Summary: Recent figures from the Office for National Statistics (ONS) indicate a significant increase in the use of hallucinogenic drugs, mostly magic mushrooms, in England and Wales. This rise is primarily attributed to increased use by older adults, while overall drug use among younger people has declined.
Rise in Magic Mushroom Use Among Older Adults in England and Wales
The ONS’s annual data on drug use among 16 to 59-year-olds reveals that approximately 260,000 people in this age group have taken magic mushrooms in the last year, marking an increase of 100,000 users since 2020. Magic mushrooms, known for containing the psychedelic compound psilocybin, are classified as a class A drug in England, making their possession and distribution criminal offenses. Despite this, they are available online, including in grow-your-own packs, and many users harvest them in the wild.
The increase in magic mushroom use coincides with a cultural boom in interest in mushrooms, as evidenced by popular literature and media such as Merlin Sheldrake’s bestseller “Entangled Life” and the Netflix series “Fantastic Fungi.” Users like Simon, an architect in his fifties, have turned to micro-dosing dried mushrooms to improve mood, finding them more effective than antidepressants.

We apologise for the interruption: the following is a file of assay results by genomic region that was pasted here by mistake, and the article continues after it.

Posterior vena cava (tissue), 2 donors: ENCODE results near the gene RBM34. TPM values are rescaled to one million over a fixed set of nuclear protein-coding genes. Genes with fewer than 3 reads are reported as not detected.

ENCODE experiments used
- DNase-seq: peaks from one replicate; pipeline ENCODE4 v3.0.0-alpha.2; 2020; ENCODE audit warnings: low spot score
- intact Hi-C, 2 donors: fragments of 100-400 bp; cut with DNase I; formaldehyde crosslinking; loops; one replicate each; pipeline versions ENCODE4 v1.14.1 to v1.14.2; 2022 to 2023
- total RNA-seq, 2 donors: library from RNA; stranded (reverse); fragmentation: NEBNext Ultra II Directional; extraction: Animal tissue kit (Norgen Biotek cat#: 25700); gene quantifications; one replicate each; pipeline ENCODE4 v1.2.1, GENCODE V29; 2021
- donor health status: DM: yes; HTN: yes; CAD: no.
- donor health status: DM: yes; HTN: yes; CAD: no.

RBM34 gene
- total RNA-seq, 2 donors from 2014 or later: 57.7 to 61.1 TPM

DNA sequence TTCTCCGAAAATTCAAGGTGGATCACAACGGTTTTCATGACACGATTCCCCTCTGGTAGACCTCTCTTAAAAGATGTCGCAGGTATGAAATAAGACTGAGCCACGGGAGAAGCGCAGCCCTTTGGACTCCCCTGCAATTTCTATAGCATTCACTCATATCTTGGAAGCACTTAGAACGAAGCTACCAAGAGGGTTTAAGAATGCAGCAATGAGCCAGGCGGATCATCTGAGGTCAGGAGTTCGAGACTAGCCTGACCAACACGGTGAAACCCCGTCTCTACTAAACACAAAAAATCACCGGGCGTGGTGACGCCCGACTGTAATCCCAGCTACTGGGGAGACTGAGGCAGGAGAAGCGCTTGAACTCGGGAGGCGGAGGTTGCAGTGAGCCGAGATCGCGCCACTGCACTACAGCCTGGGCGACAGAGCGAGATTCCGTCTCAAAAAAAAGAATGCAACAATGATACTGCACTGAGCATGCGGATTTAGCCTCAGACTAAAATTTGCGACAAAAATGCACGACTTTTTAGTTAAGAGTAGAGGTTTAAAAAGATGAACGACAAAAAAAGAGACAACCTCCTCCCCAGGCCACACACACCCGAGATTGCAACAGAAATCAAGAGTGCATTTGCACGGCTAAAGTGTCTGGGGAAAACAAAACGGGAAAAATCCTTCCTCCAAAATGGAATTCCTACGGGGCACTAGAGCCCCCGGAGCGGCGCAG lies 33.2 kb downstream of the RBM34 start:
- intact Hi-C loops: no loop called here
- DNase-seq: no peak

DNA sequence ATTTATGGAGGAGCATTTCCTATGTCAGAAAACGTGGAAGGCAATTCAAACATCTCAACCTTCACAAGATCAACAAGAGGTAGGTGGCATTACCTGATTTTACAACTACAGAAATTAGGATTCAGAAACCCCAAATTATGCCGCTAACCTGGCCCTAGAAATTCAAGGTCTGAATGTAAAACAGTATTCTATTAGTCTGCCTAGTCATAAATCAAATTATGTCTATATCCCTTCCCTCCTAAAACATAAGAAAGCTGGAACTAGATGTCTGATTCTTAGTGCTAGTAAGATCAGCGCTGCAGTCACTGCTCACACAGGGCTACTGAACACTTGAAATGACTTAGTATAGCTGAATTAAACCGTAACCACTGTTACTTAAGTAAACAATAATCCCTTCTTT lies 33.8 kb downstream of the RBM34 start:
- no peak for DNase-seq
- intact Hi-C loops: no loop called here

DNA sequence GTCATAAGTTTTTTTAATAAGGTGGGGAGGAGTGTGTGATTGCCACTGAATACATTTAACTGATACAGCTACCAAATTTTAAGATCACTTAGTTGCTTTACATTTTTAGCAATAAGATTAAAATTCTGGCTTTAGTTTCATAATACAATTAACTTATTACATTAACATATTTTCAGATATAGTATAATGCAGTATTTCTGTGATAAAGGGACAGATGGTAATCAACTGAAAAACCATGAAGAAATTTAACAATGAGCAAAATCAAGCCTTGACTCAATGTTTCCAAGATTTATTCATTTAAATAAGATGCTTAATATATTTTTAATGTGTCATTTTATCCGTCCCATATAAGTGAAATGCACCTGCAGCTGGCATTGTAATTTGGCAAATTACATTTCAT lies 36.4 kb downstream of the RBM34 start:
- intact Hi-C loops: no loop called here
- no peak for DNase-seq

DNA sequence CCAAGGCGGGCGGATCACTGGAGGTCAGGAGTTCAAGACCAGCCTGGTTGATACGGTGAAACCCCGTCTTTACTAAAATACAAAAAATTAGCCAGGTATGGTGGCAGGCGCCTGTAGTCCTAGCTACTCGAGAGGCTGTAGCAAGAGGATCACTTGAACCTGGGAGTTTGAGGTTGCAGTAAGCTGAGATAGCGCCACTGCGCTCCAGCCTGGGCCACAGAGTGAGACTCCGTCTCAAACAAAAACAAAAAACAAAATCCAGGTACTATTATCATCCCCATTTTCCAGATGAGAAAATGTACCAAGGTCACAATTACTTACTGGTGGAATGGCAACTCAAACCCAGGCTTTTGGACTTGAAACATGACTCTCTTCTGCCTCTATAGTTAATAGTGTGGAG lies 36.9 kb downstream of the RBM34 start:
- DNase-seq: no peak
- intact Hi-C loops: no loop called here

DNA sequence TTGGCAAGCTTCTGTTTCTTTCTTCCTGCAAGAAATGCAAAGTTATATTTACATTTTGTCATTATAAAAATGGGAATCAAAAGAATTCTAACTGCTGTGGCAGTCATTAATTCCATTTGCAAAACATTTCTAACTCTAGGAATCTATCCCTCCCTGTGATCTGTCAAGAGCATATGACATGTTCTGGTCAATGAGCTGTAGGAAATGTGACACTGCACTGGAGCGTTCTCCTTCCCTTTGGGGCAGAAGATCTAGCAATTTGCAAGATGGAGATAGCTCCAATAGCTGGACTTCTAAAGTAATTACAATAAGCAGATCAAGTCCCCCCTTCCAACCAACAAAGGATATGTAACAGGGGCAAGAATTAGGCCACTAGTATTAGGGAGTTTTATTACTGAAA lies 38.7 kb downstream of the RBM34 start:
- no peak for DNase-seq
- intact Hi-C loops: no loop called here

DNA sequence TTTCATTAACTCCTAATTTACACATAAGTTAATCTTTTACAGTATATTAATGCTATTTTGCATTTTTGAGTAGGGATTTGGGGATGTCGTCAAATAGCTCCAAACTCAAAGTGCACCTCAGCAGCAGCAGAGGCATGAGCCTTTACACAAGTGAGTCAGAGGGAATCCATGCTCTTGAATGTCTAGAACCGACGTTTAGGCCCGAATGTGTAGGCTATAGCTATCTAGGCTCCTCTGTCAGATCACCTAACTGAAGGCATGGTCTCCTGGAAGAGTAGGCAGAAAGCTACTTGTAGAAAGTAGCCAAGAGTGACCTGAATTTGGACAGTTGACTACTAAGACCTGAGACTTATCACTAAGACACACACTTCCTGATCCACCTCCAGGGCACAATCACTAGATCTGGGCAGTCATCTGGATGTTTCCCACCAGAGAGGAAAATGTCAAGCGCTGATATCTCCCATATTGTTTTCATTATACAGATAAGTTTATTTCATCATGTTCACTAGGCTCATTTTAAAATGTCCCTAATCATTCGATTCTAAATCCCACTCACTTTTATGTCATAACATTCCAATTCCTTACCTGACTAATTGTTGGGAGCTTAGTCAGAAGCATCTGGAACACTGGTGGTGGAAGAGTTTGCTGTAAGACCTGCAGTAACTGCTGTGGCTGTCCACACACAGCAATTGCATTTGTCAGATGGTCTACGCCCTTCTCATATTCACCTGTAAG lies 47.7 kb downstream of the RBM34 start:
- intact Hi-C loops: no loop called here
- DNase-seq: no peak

While larger doses of magic mushrooms can lead to psychologically destabilizing experiences, they are not considered addictive. The biggest health danger is mistakenly consuming a poisonous mushroom. However, the drug advice service Frank warns that magic mushrooms can exacerbate mental health issues.
The growing interest in psychedelic drugs for treating depression is notable, with research, including a paper involving Imperial College London, showing that psychedelics, coupled with psychological support, can rapidly improve mood in people with depression, with effects lasting for months.
Source: The Guardian
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